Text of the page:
Amazon also wins by taking responsibility for things that are not their fault. One time, a customer ordered a bunch of books on Amazon before a big trip to South America. The books were shipped out via Canada Post, but the shipment was lost and the books never arrived before the buyer went on the trip. Despite the fact that they could have easily blamed it on the shipping company (who was the one responsible), Amazon took responsibility for the lost package and paid for new books, even working with a local shipper to get the books delivered directly to the customer in South America.
In another instance, a woman’s credit card was stolen and used to buy $600 worth of items from Amazon. When trying to get the money back from the credit card company, Amazon was contacted. They then sent the customer an Amazon gift card for the trouble that she experienced. In doing so, they turned a negative customer experience into a positive, memorable one.
I don’t know about you, but when I think of fast food, I normally don’t think of great service. Chick-fil-A is the exception to that, ranking highest in customer service in its industry.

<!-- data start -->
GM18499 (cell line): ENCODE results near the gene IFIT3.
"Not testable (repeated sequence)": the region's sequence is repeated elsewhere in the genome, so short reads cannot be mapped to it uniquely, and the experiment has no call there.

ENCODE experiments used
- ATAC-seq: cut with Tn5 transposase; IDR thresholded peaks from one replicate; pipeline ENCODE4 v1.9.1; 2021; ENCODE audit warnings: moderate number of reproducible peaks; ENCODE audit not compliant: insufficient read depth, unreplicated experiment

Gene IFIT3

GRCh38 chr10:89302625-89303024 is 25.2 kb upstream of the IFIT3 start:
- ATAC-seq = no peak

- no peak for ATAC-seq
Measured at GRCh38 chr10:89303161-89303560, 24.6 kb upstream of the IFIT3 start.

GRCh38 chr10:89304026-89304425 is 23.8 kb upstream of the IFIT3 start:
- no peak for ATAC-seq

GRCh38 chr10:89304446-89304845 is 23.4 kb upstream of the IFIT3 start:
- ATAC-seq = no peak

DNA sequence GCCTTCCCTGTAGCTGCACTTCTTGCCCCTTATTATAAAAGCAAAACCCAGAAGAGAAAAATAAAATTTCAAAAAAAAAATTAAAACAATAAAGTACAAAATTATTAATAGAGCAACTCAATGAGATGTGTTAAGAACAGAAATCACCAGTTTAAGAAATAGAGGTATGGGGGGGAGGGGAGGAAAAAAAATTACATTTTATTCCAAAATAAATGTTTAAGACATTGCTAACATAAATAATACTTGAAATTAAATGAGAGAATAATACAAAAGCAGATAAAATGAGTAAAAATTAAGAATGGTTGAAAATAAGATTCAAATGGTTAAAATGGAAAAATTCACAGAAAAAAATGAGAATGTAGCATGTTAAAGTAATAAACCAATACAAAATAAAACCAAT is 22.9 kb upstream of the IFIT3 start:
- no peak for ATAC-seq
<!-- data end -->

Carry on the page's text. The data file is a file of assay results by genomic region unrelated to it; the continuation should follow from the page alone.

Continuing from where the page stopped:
It’s the little things that make Chick-fil-A customer experiences so remarkable. For starters, employees use a certain vocabulary to communicate with customers. Instead of just “you’re welcome,” they say “my pleasure.” The company’s founder, Truett Cathy, was inspired when he visited the Ritz Carlton and noticed that the employees responded with “my pleasure” to his “thank you.” As a result, a Chick-fil-A word choice was born.
Even though Chick-fil-A is a fast food (not a sit-down) restaurant, they act more like a sit-down restaurant. Each day, fresh flowers are placed on all of the tables in the restaurant. And instead of calling out an order number or name when an order is ready, the staff will bring the food directly to customers’ tables and will check in with each table during the meal to make sure that they don’t need anything else. Chick-fil-A employees are so courteous that they will even walk customers to their cars with an umbrella when it’s raining.